An underlying, but interesting element of the text is the repeated conflict Jacob has with religion. From his early childhood Jacob was encouraged to go to church, his mother and grandfather religious individuals for a time. His father, whom he ends up living with, however, is not the religious type. Jacob says more than once that he doesn’t believe in God, but follows that up by saying that God doesn’t answer McNeely prayers. I found this element to be very interesting, as most Appalachian literature brings religion into the text by presenting us with the heavily (if not overly) religious individuals who do nothing but judge others based on their beliefs. We get none of that from Jacob.

Jacob’s relationship with the woman he loves, his childhood best friend, Maggie, is nothing short of remarkable. We enter Jacob’s life to see him watching Maggie graduate high school (from a distance, granted), and throughout his story he is insistent that Maggie has everything it takes to get be more, to escape their small town prison and do incredible things. In essence, Jacob puts everything into Maggie that he refuses to give to himself. She becomes romanticized and placed on a pedestal that I never could quite tell if she deserves.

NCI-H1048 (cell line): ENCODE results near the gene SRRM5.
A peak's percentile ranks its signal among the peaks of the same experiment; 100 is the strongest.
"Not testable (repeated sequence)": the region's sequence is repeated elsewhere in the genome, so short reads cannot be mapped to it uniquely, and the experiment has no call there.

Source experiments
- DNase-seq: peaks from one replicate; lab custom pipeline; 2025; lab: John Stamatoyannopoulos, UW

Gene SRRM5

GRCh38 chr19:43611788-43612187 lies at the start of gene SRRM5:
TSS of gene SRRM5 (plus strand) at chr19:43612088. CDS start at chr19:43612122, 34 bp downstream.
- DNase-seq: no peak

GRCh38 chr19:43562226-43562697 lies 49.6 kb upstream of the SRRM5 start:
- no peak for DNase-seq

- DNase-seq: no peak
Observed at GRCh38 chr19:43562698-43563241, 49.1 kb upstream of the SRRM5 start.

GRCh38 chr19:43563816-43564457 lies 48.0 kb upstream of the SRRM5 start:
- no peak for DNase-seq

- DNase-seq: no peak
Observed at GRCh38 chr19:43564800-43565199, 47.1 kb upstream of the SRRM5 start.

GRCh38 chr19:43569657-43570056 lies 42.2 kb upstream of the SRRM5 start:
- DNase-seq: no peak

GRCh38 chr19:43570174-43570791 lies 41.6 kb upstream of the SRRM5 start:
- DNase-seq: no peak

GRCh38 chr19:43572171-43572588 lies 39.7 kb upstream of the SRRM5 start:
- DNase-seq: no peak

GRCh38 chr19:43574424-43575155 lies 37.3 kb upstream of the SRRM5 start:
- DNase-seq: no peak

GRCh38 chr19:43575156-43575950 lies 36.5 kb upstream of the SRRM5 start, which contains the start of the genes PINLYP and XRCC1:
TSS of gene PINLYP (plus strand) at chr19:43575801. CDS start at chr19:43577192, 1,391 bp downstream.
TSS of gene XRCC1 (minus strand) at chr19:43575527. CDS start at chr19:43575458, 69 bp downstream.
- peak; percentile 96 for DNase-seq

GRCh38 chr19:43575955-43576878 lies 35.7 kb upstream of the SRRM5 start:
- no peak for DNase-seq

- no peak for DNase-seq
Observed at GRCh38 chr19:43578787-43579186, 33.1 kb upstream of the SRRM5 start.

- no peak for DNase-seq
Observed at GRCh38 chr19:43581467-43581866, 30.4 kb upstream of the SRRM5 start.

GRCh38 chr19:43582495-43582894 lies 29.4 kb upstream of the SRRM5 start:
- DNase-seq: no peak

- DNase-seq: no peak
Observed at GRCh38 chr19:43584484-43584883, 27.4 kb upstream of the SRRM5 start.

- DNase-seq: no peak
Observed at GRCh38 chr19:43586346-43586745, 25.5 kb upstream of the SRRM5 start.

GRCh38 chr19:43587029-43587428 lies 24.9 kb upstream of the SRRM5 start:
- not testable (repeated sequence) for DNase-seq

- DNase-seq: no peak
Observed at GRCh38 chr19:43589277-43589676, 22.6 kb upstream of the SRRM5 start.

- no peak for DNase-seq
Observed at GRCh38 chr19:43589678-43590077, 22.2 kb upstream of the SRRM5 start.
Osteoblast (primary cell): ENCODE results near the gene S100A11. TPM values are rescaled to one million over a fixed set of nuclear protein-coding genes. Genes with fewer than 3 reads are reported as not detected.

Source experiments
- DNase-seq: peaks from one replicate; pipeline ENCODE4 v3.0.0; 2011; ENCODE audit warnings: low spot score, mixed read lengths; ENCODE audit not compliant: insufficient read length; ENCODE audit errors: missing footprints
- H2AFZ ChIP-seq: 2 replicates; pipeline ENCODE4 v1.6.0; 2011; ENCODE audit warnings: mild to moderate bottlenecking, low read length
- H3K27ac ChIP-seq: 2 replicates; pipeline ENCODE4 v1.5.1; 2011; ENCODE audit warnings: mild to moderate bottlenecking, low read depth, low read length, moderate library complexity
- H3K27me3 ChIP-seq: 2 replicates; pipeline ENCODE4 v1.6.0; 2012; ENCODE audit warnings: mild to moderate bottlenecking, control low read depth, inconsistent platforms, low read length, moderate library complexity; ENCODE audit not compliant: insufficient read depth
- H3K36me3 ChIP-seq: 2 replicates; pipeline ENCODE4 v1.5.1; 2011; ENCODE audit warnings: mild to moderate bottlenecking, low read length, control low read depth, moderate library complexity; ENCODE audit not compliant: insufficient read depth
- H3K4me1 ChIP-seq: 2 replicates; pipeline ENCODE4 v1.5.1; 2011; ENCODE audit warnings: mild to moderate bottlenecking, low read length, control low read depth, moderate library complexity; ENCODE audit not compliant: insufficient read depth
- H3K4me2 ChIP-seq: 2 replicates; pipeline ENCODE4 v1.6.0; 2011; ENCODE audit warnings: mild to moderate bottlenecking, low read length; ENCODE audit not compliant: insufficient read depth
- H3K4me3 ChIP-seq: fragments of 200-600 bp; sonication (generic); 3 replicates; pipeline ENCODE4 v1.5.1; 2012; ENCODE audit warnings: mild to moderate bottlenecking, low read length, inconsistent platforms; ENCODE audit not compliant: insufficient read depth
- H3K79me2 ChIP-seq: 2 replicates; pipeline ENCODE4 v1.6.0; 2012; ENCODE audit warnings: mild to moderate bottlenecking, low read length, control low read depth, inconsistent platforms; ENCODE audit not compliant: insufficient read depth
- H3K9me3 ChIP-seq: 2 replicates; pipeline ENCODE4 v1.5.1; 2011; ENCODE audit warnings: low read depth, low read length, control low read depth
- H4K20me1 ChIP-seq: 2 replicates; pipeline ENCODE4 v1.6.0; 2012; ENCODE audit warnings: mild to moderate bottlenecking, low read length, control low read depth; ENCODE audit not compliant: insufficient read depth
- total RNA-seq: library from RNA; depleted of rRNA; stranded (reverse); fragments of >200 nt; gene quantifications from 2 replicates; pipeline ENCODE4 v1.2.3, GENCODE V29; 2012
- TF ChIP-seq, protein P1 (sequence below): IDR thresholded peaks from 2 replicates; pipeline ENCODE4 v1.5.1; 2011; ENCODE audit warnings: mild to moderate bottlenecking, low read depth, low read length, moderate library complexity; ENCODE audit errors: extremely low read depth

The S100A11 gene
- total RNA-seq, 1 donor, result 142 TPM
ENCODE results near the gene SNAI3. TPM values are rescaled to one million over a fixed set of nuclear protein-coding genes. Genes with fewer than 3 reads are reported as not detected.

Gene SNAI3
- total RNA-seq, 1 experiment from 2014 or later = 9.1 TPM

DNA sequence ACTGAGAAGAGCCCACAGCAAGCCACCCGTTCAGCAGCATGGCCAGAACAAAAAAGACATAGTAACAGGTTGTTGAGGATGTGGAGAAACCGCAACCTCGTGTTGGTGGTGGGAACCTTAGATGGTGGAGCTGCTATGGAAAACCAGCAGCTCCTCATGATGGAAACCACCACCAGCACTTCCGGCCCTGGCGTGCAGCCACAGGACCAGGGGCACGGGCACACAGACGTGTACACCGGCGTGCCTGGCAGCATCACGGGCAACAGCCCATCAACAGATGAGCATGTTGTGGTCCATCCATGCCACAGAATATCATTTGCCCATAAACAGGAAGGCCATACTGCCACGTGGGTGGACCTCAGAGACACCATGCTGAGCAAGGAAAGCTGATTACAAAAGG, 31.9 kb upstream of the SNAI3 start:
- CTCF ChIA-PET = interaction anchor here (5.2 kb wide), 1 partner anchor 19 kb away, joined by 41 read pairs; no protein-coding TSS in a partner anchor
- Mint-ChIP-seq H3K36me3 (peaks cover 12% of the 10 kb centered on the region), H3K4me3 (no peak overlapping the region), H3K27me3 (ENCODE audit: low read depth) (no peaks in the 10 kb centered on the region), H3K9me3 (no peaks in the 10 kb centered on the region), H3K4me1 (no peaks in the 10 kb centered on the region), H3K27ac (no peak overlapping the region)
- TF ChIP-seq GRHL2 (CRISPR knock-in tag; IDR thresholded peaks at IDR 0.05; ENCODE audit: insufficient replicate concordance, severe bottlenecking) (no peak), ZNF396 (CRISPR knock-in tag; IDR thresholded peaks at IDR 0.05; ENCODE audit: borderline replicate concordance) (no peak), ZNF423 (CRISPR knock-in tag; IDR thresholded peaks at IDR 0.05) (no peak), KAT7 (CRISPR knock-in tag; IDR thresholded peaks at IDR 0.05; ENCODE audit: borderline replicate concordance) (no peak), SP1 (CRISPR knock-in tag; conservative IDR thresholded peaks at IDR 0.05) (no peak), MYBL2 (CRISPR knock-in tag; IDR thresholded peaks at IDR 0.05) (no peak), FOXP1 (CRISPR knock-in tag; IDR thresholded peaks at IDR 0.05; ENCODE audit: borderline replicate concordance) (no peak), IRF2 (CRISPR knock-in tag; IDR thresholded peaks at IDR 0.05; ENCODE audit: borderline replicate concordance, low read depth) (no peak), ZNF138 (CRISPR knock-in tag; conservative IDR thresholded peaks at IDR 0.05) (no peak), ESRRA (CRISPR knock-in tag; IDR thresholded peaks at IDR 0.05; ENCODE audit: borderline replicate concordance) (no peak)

I think the most heart-wrenching part of Jacob’s life is the strained relationship he has with his father. Charles McNeely is, in essence, the worst kind of person. A drug pushing, abusive, womanizing fiend with no regard for life, he neglects his child and causes pain to everyone he knows. Between his father’s treatment of him, his mother’s abandonment, and his own inability to break free of the burdens placed on him, Jacob is haunted by the pain of a broken life. His pain bleeds from the pages in places, particularly during one of the hardest hitting lines in the text, which has Jacob mentioning how funny it is that it only takes one person taking the time to show you they care for the bad things in life to not seem so bad anymore.